Mark Naymik: Ohio voter turnout is expected to be around 50 percent, which is huge compared to past primaries. Far fewer people turned out for the 2006 governor's race.
Seward, Neb.: Looking at the weather radar, conditions look awful in Ohio this morning -- especially icy in northern Ohio. Care to hazard a guess as to who this favors?
Mark Naymik: I don't put much stock in the weather debate. The campaigns are too active to let voters get discouraged by weather. The weather is never good in Cleveland.
Anonymous: Didn't a recent test on optical scanners used in Ohio fail? Are paper ballots being used to ensure accurate results? If so, will this delay tabulation?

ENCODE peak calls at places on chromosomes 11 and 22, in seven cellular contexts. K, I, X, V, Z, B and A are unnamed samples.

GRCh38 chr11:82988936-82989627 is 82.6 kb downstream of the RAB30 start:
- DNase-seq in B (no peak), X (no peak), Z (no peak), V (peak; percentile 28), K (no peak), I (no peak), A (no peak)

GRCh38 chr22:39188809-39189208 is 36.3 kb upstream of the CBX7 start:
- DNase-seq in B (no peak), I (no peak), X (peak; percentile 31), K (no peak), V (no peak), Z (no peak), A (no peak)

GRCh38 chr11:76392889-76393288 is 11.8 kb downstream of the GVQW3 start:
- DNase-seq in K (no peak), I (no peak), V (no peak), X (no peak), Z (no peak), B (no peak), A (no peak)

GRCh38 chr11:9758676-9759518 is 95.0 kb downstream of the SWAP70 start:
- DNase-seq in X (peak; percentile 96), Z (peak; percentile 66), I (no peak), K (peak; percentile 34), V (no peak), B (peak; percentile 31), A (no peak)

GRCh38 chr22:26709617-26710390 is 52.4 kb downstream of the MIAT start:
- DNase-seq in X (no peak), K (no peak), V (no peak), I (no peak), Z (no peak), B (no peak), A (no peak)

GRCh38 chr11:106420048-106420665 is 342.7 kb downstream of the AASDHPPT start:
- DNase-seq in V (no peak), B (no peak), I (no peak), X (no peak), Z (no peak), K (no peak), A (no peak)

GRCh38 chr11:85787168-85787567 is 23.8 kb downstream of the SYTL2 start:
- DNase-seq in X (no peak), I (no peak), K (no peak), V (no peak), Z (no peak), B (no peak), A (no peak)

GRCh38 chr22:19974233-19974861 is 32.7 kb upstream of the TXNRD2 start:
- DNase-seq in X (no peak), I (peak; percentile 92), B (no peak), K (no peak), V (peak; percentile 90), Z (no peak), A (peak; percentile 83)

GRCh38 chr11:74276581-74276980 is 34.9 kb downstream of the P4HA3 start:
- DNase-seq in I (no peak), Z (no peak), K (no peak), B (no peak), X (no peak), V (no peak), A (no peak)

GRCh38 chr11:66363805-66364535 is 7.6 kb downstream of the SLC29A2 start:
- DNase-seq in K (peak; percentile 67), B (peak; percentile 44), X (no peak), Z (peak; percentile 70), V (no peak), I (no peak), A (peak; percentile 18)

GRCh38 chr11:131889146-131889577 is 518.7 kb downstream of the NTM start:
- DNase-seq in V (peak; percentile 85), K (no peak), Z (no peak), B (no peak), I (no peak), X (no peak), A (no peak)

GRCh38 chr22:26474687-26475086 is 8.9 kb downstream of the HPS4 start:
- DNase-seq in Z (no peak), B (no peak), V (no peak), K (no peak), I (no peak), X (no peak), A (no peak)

Mark Naymik: Yes. A test failed, maybe a couple; that's what tests are for. The good news is that with paper ballots your vote is recorded, regardless of what the machines do later. I am prepared to stay up late tonight to wait for results.
Cleveland's Market: All you hear is how Greater Cleveland is swirling the drain, particularly as home abandonment increases. From a local, how bad is it?
Mark Naymik: The foreclosure topic certainly could use more attention from all candidates, because it's an issue that affects a lot of cities. As for Greater Cleveland, there are several pockets with an incredible concentration of abandoned homes, which has earned the area a lot of negative attention.
The area's housing market is trailing the national average, but the Greater Cleveland area is a strong and wealthy market and will survive. Think about all the bad press Detroit gets -- it hasn't hit the drain yet. The only thing swirling the drain is the melting snow at the moment.